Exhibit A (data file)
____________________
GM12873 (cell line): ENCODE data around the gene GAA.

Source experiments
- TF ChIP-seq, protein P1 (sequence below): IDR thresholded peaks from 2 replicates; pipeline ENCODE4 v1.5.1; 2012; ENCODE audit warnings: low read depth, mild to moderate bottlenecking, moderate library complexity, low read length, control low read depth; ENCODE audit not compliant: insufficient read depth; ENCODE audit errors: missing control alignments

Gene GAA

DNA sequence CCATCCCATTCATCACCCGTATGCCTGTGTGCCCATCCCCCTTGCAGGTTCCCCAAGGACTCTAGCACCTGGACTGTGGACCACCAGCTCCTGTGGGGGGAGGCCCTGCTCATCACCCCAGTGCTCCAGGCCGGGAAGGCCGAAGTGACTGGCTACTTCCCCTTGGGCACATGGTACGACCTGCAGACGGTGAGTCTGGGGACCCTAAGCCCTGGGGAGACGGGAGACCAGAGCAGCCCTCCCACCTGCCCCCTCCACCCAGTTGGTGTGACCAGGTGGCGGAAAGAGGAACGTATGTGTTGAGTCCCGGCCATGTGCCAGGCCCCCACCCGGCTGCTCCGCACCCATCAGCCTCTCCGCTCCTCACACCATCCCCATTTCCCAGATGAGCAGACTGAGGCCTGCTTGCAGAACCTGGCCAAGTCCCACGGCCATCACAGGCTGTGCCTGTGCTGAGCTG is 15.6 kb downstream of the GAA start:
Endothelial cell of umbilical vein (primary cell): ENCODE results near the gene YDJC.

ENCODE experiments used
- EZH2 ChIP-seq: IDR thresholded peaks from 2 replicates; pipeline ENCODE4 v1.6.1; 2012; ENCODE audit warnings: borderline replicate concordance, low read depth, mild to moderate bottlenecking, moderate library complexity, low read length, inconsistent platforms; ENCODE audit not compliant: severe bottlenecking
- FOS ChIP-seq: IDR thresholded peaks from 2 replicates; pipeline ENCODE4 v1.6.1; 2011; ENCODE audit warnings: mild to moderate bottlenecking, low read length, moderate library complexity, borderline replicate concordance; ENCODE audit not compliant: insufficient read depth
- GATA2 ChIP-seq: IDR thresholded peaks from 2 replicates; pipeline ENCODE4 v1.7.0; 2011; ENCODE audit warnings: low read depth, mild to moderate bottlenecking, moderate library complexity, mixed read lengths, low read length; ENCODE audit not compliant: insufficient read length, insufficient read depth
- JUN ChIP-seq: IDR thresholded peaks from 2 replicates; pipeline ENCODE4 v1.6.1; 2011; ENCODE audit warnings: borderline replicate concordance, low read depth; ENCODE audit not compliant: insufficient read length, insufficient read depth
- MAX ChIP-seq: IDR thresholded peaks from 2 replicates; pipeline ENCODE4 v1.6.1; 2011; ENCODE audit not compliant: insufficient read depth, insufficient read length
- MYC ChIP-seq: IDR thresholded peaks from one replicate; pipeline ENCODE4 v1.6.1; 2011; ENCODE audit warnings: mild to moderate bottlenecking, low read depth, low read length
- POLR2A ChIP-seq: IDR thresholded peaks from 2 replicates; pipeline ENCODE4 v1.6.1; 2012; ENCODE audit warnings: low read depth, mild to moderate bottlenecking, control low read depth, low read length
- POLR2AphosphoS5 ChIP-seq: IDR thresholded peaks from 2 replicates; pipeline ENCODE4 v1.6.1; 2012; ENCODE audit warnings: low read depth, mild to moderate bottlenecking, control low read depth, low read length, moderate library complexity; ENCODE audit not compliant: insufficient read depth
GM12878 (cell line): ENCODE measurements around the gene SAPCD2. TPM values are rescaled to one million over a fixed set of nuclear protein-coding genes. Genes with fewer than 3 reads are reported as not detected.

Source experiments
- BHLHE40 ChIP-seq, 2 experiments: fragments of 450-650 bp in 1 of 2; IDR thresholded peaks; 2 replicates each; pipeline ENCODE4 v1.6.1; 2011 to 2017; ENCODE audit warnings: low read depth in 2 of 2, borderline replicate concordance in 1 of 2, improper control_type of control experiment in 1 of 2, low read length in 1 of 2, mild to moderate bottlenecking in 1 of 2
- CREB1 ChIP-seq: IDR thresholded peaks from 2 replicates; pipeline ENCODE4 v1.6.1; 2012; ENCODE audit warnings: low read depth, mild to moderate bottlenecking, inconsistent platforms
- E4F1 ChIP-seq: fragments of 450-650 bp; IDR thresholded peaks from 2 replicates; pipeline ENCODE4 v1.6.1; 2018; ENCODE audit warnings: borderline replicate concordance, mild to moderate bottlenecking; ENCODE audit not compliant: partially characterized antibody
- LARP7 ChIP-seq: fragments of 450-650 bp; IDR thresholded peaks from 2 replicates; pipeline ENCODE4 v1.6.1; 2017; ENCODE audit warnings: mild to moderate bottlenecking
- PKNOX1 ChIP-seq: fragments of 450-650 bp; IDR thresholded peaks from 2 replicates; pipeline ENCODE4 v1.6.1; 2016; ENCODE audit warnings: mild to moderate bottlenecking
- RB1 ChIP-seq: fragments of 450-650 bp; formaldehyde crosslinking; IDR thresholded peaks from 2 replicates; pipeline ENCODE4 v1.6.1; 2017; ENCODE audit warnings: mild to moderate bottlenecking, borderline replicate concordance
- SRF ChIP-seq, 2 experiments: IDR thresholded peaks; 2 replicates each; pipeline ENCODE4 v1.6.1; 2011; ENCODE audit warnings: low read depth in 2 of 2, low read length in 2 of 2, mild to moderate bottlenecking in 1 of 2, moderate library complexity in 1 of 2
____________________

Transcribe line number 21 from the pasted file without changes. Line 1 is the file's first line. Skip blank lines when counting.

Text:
- LARP7 ChIP-seq: fragments of 450-650 bp; IDR thresholded peaks from 2 replicates; pipeline ENCODE4 v1.6.1; 2017; ENCODE audit warnings: mild to moderate bottlenecking